interactiveness through multi-media storytelling can act to hold readers attention.

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Over a seven-year period from Jan. 2000 to Oct. 2007, the New York Times published
a total of 1,355 video multimedia packages, 2,217 slideshow multimedia packages, 625
interactive multimedia packages and one with audio. Most of the multimedia packages,
62.7 percent, were for feature stories (Jacobson, 2010). Jacobsons study Emerging
Models of Multimedia Journalism: A Content Analysis of Multimedia Packages
Published on nytimes.com, points out that not all journalism online is synonymous with
multimedia. Multimedia must be a story constructed by more than one medium and
published on the web (Jacobson, 2010). She says, non-journalists have begun to
contribute postings to blogs sponsored by news organizations, often in conjunction with
hyper local journalism projects, and that it is a move away from centralized control
of information also supports the libertarian view of the role of the press in a democratic
society (Jacobson, 2010).
The New York Times Snow Fall set the stage for long-form storytelling. I used
research on feature and long-form story telling and professional articles written about
Snow Fall to gain a better understanding of what it means to create a multimedia story.
Snow Fall was published Dec. 20, 2012. Sports reporter John Branch wrote the story and
worked with a team of 16 to produce the multimedia story package. It utilizes 21st century
tools of journalism especially for a digital age audience. Snow Fall: The Avalanche at
Tunnel Creek, covers an isolated natural catastrophe; a period of three days saw 32 inches
of snow accumulate in Stevens Pass and ultimately take the lives of three skiers after an
avalanche in Washington state. Gil Asakawa with the Society of Professional Journalists
Media Committee said the multimedia feature raised the bar to a level only attainable by

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the Times. It sets the standard, but every newsrooms, no matter the size of staff or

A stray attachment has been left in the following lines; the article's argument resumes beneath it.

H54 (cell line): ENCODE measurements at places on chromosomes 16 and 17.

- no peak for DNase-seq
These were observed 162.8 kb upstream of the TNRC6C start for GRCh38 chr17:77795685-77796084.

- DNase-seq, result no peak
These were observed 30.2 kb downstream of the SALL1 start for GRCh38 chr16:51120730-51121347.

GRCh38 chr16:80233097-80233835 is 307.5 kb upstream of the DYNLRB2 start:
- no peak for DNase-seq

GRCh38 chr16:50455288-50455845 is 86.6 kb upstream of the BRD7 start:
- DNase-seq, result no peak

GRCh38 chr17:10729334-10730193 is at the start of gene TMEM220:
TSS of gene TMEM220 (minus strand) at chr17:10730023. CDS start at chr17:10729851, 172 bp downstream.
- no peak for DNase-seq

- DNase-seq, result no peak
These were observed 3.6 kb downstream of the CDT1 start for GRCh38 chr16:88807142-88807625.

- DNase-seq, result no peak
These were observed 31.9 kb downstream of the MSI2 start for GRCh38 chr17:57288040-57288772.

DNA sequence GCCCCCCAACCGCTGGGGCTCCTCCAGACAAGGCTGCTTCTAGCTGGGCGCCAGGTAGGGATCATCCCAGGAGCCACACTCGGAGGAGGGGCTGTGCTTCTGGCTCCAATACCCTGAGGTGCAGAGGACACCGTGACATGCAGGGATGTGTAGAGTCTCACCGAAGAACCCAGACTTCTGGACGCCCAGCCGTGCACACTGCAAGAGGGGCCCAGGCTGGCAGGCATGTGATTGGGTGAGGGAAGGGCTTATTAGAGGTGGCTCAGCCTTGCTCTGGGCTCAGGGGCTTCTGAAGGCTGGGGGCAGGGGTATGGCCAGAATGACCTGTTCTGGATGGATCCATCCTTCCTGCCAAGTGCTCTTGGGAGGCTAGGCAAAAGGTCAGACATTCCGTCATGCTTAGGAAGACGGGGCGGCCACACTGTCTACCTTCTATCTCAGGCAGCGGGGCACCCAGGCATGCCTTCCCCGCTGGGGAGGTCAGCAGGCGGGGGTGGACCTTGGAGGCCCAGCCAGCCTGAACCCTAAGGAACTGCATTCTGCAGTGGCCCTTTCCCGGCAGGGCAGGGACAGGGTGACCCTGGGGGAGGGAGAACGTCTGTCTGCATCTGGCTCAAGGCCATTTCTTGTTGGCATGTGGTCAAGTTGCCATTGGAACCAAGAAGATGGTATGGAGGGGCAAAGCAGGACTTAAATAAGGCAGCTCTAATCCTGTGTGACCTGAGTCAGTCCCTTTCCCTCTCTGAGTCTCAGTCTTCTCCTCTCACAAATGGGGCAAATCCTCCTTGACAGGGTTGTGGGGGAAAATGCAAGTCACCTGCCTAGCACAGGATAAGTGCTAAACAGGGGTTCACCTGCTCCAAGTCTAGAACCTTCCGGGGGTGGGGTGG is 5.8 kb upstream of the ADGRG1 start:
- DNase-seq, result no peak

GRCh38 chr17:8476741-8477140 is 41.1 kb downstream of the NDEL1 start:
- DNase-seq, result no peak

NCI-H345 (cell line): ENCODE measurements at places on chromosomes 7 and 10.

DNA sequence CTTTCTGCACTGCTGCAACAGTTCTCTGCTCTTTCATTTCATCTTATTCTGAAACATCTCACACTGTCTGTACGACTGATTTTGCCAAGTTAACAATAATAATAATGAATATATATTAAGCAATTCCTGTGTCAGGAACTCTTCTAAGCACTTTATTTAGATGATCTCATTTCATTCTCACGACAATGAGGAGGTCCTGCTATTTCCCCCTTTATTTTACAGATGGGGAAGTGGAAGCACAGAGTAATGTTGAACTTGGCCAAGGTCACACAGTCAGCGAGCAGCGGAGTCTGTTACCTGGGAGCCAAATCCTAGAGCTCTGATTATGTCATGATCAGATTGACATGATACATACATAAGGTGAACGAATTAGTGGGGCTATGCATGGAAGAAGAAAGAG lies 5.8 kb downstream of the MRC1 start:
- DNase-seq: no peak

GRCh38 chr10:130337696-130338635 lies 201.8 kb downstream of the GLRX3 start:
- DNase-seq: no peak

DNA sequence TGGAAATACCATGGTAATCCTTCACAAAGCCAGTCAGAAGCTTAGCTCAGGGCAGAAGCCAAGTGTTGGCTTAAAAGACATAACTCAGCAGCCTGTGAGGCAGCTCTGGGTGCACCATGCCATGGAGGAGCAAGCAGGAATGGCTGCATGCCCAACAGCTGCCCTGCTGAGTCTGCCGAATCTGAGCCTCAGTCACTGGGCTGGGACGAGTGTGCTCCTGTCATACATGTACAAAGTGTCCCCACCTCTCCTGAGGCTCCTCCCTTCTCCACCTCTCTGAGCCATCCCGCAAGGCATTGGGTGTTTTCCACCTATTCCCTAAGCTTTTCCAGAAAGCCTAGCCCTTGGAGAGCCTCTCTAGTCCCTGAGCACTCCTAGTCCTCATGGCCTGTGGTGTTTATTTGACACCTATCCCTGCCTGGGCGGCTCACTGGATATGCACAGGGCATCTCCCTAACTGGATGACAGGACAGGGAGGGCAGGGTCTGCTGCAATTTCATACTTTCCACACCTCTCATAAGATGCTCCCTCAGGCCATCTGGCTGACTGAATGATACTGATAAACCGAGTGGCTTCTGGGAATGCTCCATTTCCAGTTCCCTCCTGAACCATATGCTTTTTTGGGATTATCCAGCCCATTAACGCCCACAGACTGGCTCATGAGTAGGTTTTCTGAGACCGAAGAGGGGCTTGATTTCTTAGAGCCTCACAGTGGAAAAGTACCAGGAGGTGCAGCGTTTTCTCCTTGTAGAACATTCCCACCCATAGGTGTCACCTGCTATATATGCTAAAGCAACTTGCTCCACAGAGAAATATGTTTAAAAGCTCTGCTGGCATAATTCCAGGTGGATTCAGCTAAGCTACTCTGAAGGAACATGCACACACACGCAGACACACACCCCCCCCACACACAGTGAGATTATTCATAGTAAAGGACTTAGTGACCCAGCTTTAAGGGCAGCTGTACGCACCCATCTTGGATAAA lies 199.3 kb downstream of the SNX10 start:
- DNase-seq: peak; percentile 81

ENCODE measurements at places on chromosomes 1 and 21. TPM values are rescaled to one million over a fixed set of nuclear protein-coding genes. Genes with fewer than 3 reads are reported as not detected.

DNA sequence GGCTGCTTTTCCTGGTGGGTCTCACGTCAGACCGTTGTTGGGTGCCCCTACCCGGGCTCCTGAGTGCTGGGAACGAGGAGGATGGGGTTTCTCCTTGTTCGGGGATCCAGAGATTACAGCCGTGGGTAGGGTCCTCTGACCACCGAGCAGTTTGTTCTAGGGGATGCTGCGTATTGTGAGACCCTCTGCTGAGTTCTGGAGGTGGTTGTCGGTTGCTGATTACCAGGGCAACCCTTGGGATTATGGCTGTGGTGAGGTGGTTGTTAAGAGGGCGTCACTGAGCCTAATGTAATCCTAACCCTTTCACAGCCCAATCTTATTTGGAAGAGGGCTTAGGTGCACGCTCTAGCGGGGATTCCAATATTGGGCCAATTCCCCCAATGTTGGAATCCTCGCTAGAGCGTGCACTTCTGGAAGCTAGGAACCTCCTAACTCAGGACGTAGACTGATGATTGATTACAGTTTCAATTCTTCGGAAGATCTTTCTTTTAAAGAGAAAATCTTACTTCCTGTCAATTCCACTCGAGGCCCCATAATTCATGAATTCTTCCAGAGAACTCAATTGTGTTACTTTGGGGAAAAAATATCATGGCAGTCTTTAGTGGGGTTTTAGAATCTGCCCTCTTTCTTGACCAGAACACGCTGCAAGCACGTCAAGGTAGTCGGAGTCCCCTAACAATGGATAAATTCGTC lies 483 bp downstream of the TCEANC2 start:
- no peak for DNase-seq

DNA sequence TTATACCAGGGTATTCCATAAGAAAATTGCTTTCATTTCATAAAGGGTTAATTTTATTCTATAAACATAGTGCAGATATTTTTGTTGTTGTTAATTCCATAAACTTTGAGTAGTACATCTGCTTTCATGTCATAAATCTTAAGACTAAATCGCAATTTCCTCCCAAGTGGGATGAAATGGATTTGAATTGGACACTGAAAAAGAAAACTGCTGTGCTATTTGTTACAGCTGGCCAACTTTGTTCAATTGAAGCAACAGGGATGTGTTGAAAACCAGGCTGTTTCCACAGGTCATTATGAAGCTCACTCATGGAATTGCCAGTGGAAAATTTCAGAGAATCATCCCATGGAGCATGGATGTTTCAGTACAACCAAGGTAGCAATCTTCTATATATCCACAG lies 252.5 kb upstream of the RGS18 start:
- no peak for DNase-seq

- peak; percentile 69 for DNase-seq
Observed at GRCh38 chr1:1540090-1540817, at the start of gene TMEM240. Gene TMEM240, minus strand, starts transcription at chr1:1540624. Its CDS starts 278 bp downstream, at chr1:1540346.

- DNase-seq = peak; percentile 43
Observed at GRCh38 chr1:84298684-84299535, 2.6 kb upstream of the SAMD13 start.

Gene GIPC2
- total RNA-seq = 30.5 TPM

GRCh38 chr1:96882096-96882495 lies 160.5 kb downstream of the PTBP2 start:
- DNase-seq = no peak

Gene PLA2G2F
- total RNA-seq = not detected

budget, should aspire to the standard set by Snow Fall (Asakawa, 2013).
While Asakawa says, dont just rely on text to tell a story, Derek Thompson,
senior editor for The Atlantic, said text isnt broken. Although hailing Snow Fall as
creative genius and journalistic innovation worthy of its Pulitzer, he points out the
impracticality of applying Snow Falls multimedia approaches to just any story.
Thompson wrote, there is no feasible way to make six-month sixteen-person multimedia
projects the day-to-day future of journalism, nor is there a need to. In his article, Snow
Fall isnt the Future of Journalism (2012), Thompson said Snow Fall would not change
journalism, as movies did not change the landscape for novels. Thompson cites Pew
Research data indicating readers prefer print-like experiences compared to oversaturated
media with audio, video, and graphics because their primary reading platform has gone
mobile. Thompson does not question Branchs or the Times ingenuity with Snow Fall,
but rather critiques the sensationalism of its praise when applied to every day journalism.
Snow Fall not only integrated cutting-edge design in their multimedia package, but also
dedicated a research role to one of the staff members on the project. In a 2012 Q & A for
The New York Times, Branch said he was looking into the growing research on heuristics
and avalanches. In a study on human-interest framing and its indirect affects on policy
attitudes, published in Journalism and Mass Communication Quarterly, the authors
define a human-interest frame as one of the most commonly used generic news frames.